“If they refuse treatment, they can then face stiffer legal penalties if their behavior continues,” Smith said of Billings' Motivated Addiction Alternative Program.
The Salvation Army also has a program where the nonprofit will buy bus tickets for homeless people who want to return to their families.
In the meantime, the city will continue to meet with the Westside and Northside residents. Smith encourages people to install security camera systems, to watch out for their neighbors, and to call police when necessary. He’s thrilled that they came together this week to explain what they’re dealing with on a daily basis and search for solutions.
Witkowsky, who organized the meeting before the City Council, said she feels as though their voices were heard and is optimistic that together, they can find the needed solutions. She notes that she’s practicing a little tough love herself, calling police even for minor offenses — such as when she sees people with open containers walking around the neighborhood — where she might not have done that in the past.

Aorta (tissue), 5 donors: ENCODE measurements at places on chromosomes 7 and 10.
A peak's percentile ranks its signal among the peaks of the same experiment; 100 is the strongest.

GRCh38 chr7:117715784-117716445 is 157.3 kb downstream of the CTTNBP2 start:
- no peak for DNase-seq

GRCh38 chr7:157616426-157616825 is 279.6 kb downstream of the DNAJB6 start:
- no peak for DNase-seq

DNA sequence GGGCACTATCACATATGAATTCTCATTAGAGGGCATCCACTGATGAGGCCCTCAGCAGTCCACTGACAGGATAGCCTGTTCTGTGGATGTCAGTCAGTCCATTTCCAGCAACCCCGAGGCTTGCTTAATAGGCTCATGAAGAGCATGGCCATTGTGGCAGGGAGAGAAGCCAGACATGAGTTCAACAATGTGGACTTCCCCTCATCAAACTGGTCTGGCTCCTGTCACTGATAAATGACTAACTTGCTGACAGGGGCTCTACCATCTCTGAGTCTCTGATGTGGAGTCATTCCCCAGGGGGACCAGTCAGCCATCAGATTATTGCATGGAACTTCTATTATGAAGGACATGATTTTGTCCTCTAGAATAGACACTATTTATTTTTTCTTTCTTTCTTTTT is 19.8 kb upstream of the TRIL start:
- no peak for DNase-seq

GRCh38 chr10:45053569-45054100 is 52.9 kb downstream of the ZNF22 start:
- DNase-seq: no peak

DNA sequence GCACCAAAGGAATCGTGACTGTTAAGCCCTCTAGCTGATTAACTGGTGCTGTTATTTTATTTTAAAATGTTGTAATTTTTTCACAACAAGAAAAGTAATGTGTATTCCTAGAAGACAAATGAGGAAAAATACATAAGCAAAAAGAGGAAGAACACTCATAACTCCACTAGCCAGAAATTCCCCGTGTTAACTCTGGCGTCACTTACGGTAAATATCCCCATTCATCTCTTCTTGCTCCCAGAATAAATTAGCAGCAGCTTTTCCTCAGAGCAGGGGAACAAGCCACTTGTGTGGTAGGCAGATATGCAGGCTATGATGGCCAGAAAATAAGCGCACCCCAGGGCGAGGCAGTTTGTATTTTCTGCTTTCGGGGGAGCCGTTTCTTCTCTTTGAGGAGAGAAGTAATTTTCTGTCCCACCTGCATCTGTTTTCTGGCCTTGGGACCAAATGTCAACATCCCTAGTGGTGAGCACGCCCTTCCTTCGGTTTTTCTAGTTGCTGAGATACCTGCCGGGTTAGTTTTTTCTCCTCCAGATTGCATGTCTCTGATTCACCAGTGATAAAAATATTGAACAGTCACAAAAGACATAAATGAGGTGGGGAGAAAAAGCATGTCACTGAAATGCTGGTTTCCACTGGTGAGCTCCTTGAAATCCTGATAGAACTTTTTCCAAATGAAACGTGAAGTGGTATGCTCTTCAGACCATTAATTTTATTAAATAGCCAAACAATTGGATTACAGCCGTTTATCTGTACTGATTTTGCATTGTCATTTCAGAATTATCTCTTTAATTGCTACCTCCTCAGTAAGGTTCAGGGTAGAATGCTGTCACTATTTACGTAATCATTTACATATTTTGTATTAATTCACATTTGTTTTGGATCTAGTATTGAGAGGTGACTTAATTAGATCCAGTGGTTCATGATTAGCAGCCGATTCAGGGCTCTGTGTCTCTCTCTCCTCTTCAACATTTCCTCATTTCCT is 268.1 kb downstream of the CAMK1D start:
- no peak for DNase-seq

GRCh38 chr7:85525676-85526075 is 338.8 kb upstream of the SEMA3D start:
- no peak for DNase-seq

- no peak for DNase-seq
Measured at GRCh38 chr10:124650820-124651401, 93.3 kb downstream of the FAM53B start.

“I talked to some people after the meeting, and we all want the same thing — we want our neighborhood to be safe and flourish, and also realize there are people in need, and we’re sorry about that,” Witkowsky said. “The city is trying to do its very best with the limited resources it has.
“It’s a multi-pronged problem and will require a multi-pronged approach. There’s no doubt that when we have more of a police presence, we feel safer, but that’s only treating the symptom and not the cause.”
Hainline isn’t convinced that meeting with city officials will make much of a difference. But he’s pleased that the neighbors are talking among themselves, and believe they will come up with solutions.
“What I got out of it (the meeting) was a whole lot of lip service,” he said. “But the good thing that came out of all this is the neighbors are coming together, sharing email addresses and phone numbers, and we’re feeling a little more empowered. If we stay together, we can make a difference.”